1:1 Long ago God spoke to our ancestors in many and various ways by the prophets, 2 but in these last days he has spoken to us by a Son, whom he appointed heir of all things, through whom he also created the worlds. 3 He is the reflection of God’s glory and the exact imprint of God’s very being, and he sustains all things by his powerful word. When he had made purification for sins, he sat down at the right hand of the Majesty on high, 4 having become as much superior to angels as the name he has inherited is more excellent than theirs.
[5 For to which of the angels did God ever say, “You are my Son; today I have begotten you”? Or again, “I will be his Father, and he will be my Son”? 6 And again, when he brings the firstborn into the world, he says, “Let all God's angels worship him.” 7 Of the angels he says, “He makes his angels winds, and his servants flames of fire.” 8 But of the Son he says, “Your throne, O God, is forever and ever, and the righteous scepter is the scepter of your kingdom. 9 You have loved righteousness and hated wickedness; therefore God, your God, has anointed you with the oil of gladness beyond your companions.” 10 And, “In the beginning, Lord, you founded the earth, and the heavens are the work of your hands; 11 they will perish, but you remain; they will all wear out like clothing; 12 like a cloak you will roll them up, and like clothing they will be changed. But you are the same, and your years will never end.”]

The Holy Gospel:  John 1:1-14
Today we read not the birth story from Luke, but the poetic opening of the Gospel of John in which he proclaims that this Jesus born to a human mother was also the Word (in Greek, logos) made flesh from before the beginning of creation.  John skillfully weaves together here language from the Greek notion of the primal “logos” with the Hebrew figure of Wisdom.  John carefully explains the testimonial place of John the Baptist in verses six through nine.  Jesus is both the Word of God and fully human.  He “lived among us” (literally, “pitched his tent among us”).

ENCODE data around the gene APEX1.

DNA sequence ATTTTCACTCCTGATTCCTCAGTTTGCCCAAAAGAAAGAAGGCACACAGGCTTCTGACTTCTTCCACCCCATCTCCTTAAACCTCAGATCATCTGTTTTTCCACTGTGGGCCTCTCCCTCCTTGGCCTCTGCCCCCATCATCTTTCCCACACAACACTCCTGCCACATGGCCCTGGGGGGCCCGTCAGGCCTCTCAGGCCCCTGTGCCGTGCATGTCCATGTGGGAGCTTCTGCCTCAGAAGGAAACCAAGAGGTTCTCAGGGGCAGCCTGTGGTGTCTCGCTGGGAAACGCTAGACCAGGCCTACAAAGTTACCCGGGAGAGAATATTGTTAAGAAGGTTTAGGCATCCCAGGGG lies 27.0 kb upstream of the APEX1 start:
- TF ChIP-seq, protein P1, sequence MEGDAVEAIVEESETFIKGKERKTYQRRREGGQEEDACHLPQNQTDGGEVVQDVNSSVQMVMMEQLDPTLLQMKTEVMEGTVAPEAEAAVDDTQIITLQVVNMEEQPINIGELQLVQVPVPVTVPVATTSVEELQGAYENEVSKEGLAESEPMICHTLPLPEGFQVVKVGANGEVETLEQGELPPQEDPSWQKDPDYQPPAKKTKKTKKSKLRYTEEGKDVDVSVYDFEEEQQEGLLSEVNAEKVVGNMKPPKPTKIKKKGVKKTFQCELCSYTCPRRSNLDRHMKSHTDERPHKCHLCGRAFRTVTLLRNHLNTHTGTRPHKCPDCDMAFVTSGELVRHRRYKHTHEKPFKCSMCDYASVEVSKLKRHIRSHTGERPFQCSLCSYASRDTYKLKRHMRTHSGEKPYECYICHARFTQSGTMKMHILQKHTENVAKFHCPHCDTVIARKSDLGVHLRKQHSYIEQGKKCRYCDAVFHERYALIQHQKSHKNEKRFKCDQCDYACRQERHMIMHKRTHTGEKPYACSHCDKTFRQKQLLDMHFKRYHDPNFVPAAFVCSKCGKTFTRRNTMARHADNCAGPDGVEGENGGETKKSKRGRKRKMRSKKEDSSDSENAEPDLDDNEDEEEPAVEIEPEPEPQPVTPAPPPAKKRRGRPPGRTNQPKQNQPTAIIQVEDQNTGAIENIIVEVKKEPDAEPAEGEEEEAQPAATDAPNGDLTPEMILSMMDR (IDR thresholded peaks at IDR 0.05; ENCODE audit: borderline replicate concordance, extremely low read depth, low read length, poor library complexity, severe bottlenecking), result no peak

1:1 In the beginning was the Word, and the Word was with God, and the Word was God. 2 He was in the beginning with God. 3 All things came into being through him, and without him not one thing came into being. What has come into being 4 in him was life, and the life was the light of all people. 5 The light shines in the darkness, and the darkness did not overcome it. 6 There was a man sent from God, whose name was John. 7 He came as a witness to testify to the light, so that all might believe through him. 8 He himself was not the light, but he came to testify to the light. 9 The true light, which enlightens everyone, was coming into the world. 10 He was in the world, and the world came into being through him; yet the world did not know him. 11 He came to what was his own, and his own people did not accept him. 12 But to all who received him, who believed in his name, he gave power to become children of God, 13 who were born, not of blood or of the will of the flesh or of the will of man, but of God. 14 And the Word became flesh and lived among us, and we have seen his glory, the glory as of a father's only son, full of grace and truth.

The Scripture quotations (except for the psalm) are from the New Revised Standard Version Bible, copyright © 1989 by the Division of Christian Education of the National Council of Churches of Christ in the U.S.A., and are used by permission.  All rights reserved.The Collect of the Day and the Psalm translation are from The Book of Common Prayer. Commentaries are copyright © 2016, Epiphany ESources, 67 E. Main Sty., Hornell, NY 14843, All rights reserved.